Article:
I would be a basketball coach.  The most fun I’ve had came when I was a volunteer coach for a local high school’s varsity basketball team.  It was in a less-affluent part of our area and many of the boys had never had the experience of learning the relationship of preparation and success. They hadn’t had a winning season since 1972.  But we had a winning season that year, and qualified for the state tournament…a quick turnaround.   I am in sales because I love the competitive element.  It gives me that thrill of competition I used to have as an athlete.  But as much fun as it has been to achieve my own success, I have found the most fulfillment when I guide a team to a point where the collective group wins instead of just me.  A much larger challenge is a much more fulfilling one.  Coaching a NCAA D1 team would be about as good as it gets!

As someone at the top of your profession, what keeps you inspired or makes you hit the ground running in the morning?
I love winning.  At Zions, we have a big team and big challenges.  Last year, every single one of our 10 regions hit goal.  We had 31% growth in a down economy, and we beat our 2007 production numbers with fewer people.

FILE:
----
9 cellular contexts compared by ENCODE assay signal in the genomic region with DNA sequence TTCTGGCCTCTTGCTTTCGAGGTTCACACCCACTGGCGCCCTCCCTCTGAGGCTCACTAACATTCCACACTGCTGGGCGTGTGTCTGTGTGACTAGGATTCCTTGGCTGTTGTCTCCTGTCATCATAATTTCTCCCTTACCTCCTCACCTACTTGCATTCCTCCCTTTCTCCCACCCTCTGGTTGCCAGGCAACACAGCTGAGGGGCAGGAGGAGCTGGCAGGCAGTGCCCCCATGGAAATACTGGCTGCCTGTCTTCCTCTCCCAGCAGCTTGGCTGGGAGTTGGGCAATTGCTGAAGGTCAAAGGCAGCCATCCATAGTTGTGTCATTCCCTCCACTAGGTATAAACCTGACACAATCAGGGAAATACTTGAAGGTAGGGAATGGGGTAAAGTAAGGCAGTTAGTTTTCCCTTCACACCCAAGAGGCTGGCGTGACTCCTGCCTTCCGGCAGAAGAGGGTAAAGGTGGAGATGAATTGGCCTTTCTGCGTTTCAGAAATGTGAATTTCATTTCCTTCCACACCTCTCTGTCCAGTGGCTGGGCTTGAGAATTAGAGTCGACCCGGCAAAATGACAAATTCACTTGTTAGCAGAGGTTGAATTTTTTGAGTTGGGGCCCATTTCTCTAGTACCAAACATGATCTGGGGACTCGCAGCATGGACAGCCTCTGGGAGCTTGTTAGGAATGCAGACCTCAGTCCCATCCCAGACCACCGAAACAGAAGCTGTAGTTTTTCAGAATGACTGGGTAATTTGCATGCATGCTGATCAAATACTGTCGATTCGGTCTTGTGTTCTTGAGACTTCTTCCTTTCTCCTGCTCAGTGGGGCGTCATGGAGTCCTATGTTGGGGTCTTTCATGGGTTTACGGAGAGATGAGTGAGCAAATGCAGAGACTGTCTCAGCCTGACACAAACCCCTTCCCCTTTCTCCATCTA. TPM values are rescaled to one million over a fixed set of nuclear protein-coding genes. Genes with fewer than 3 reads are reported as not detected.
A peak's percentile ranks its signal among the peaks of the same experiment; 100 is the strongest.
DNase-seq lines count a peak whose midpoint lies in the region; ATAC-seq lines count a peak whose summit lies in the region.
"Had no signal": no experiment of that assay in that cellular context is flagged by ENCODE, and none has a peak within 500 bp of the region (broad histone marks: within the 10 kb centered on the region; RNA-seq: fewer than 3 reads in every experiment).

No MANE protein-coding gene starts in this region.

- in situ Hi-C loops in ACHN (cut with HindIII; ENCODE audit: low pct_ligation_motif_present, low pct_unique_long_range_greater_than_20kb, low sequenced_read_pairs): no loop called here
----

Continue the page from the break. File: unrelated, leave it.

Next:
There are big challenges in our industry right now that require big plans and big execution.  I like taking the NOT out of CANNOT and helping people realize they can do things that others simply don’t think is possible.  I like to go out and do things that are just too inconvenient for my competitors.  It is a ton of fun and it makes everything worthwhile.

About Robert Jeppsen:
Rob Jeppsen is the SVP of Commercial Sales for Zions Bank. With over 16 years of direct sales and sales leadership experience, Jeppsen has worked in publicly-traded organizations, privately-held organizations, and has successfully led sales teams in the technology, pharmaceutical, and financial services sectors.

Jeppsen is a regular speaker at conferences nationwide and at universities in the Western United States. He is the creator of the Zions Bank Business Performance Series, a tool offered to Zions' clients interested in building a world-class sales system. The course was taken by over 500 businesses in the 2010-2012 period. 

About Zions First National Bank:
Zions First National Bank is a subsidiary of Zions Bancorporation, which operates more than 500 offices and 600 ATMs in 10 Western states: Arizona, California, Colorado, Idaho, Nevada, New Mexico, Oregon, Texas, Utah and Washington. As a full-service bank, Zions offers commercial, installment and mortgage loans; trust services; foreign banking services; electronic and online banking services; automatic deposit and nationwide banking and transfer services; as well as the more familiar checking and savings programs. For more information, go to

Tags: sales excellence, best customer service, customer service awards, business awards, Stevie Awards for Sales & Customer Service, call center awards, sales awards, Zions First National Bank, Robert Jeppsen